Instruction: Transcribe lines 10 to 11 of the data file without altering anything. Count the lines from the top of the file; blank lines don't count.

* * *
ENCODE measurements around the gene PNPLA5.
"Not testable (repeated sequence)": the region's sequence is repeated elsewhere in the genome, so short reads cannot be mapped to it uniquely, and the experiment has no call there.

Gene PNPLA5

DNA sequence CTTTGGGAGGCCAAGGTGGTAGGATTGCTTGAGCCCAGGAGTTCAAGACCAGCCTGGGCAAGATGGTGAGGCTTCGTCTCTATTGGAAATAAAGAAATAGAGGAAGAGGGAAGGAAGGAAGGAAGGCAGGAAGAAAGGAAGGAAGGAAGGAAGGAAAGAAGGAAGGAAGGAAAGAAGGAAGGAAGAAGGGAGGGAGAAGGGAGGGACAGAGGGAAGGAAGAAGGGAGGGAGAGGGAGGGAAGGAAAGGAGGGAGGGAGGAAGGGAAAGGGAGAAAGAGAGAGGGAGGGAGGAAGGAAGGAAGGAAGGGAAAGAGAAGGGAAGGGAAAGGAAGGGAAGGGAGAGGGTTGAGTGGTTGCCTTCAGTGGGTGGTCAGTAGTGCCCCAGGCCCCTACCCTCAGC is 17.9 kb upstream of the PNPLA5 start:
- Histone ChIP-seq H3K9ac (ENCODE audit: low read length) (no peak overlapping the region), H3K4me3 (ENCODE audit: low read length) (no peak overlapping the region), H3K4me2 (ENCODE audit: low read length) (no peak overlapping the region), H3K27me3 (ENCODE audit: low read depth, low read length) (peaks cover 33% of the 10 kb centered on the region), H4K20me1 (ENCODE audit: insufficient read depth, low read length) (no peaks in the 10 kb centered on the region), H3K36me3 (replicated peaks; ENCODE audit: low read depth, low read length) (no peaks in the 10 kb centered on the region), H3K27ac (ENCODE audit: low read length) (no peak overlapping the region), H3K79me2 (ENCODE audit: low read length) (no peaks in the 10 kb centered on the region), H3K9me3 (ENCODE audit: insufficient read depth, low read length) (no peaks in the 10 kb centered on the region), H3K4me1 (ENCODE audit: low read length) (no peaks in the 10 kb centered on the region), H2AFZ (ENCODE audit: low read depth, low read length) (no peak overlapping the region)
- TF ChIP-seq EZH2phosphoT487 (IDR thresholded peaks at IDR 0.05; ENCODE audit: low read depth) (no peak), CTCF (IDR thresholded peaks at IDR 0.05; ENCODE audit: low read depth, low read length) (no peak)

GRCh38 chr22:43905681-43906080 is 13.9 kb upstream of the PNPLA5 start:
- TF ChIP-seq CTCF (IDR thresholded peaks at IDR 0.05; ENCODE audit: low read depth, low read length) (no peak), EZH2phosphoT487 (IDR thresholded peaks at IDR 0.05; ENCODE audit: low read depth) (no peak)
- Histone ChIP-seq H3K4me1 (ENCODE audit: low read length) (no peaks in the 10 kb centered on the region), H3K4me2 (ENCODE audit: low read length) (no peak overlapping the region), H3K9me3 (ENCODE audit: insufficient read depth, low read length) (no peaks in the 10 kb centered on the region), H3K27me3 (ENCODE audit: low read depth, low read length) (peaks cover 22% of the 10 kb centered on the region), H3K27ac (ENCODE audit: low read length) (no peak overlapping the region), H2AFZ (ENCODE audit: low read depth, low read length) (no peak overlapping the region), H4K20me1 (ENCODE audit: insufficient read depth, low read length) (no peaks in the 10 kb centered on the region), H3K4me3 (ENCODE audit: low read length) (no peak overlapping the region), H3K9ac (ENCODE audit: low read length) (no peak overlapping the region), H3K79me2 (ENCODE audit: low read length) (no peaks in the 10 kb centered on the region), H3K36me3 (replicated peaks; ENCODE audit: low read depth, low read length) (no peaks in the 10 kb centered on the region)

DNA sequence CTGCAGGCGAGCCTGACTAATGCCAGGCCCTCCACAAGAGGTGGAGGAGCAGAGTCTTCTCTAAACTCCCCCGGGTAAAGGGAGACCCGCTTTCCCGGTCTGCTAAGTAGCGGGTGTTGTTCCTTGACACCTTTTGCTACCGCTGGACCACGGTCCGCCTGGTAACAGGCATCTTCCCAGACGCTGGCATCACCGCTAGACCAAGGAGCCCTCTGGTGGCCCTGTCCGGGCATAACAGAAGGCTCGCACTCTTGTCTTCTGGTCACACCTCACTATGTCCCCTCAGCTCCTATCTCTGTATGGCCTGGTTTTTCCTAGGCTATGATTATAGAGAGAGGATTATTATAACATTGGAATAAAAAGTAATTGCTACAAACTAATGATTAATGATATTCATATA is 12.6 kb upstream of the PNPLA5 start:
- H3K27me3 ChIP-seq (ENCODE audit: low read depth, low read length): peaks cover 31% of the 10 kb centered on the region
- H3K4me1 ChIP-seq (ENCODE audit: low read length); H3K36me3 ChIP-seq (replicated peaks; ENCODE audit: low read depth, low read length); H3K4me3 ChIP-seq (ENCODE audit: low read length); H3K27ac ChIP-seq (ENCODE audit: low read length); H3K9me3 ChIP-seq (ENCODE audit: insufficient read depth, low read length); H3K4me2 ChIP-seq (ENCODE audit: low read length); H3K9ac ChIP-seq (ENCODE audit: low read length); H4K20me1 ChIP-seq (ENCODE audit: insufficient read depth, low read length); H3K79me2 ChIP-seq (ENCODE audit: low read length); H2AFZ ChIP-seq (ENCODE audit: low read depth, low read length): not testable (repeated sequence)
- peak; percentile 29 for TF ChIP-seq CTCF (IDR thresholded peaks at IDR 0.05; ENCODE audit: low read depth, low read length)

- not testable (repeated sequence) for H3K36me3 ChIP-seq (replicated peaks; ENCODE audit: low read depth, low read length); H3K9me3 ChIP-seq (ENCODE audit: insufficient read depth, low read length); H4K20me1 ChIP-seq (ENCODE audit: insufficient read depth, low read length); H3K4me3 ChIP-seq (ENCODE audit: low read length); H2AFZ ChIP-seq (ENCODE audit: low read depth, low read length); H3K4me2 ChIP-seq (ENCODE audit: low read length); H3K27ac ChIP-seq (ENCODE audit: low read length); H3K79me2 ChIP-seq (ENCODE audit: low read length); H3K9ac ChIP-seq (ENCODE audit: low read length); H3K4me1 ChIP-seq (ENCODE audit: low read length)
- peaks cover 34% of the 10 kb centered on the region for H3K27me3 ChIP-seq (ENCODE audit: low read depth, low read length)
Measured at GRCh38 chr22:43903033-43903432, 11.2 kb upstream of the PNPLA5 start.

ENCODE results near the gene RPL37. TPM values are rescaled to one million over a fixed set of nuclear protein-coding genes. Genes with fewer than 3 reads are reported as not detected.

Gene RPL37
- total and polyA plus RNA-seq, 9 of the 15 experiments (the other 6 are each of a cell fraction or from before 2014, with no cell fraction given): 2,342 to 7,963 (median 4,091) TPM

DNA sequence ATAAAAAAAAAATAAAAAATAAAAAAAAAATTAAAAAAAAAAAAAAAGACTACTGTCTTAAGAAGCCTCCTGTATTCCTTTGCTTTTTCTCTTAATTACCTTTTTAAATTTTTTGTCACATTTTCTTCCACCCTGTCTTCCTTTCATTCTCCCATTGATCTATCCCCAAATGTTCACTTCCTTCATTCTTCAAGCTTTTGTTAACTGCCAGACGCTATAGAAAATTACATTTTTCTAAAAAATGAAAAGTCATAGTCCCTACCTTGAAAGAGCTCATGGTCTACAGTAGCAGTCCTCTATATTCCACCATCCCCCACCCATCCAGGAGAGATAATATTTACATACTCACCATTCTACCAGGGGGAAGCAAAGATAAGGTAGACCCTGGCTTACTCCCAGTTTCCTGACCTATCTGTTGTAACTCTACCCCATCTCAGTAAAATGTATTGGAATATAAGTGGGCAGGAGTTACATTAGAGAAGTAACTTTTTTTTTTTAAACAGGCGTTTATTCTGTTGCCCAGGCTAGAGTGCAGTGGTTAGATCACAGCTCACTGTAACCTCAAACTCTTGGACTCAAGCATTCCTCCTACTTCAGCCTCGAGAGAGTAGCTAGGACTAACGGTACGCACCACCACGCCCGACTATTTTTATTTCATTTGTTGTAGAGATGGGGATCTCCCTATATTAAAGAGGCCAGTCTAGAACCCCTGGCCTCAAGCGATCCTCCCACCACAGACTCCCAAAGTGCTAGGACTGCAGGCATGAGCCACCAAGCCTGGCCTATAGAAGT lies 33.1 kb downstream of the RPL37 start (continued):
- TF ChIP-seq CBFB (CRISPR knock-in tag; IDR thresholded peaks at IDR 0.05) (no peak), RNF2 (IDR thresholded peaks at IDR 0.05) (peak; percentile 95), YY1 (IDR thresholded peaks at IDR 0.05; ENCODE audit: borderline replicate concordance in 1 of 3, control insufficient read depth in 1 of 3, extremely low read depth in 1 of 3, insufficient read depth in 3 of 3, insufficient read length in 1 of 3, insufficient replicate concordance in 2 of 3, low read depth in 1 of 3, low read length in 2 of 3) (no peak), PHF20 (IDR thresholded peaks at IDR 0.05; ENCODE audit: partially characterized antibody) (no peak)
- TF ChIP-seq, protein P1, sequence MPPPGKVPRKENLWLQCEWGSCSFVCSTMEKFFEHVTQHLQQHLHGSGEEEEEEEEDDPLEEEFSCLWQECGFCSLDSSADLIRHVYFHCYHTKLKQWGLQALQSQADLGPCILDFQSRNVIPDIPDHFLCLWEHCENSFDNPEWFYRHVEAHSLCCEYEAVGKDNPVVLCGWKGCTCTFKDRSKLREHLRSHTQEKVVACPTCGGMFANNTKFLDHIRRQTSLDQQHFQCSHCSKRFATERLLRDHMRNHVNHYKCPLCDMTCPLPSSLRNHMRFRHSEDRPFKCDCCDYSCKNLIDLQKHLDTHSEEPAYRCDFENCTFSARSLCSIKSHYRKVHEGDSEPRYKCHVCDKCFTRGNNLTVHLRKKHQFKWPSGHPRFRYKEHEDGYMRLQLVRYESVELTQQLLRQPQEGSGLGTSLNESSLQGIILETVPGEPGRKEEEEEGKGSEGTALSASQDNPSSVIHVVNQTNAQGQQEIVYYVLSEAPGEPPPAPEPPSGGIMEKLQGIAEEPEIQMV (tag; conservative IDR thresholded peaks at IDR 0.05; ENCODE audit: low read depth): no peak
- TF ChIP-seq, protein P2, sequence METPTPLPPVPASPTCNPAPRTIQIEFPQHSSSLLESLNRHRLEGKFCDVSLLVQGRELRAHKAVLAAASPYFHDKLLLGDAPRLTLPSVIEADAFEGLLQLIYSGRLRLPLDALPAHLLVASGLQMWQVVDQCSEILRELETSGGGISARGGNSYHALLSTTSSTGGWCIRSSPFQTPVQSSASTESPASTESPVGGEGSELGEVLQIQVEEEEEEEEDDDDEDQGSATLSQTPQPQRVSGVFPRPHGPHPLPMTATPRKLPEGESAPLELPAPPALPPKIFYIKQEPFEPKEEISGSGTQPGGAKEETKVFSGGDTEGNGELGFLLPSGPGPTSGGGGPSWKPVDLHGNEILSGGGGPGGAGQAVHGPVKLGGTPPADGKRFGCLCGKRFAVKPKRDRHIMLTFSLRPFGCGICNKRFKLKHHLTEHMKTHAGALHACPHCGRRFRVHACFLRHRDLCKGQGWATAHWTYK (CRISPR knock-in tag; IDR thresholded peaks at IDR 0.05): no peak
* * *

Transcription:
DNA sequence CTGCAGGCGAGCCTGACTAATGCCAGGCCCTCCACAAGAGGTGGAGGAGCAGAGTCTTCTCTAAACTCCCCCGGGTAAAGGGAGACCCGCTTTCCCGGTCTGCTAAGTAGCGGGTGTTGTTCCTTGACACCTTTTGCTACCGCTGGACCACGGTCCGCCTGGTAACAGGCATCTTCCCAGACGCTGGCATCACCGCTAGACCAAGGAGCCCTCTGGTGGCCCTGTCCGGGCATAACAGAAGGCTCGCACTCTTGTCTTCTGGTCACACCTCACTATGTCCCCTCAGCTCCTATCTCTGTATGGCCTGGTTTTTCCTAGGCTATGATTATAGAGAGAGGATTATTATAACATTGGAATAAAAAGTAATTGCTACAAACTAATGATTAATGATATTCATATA is 12.6 kb upstream of the PNPLA5 start:
- H3K27me3 ChIP-seq (ENCODE audit: low read depth, low read length): peaks cover 31% of the 10 kb centered on the region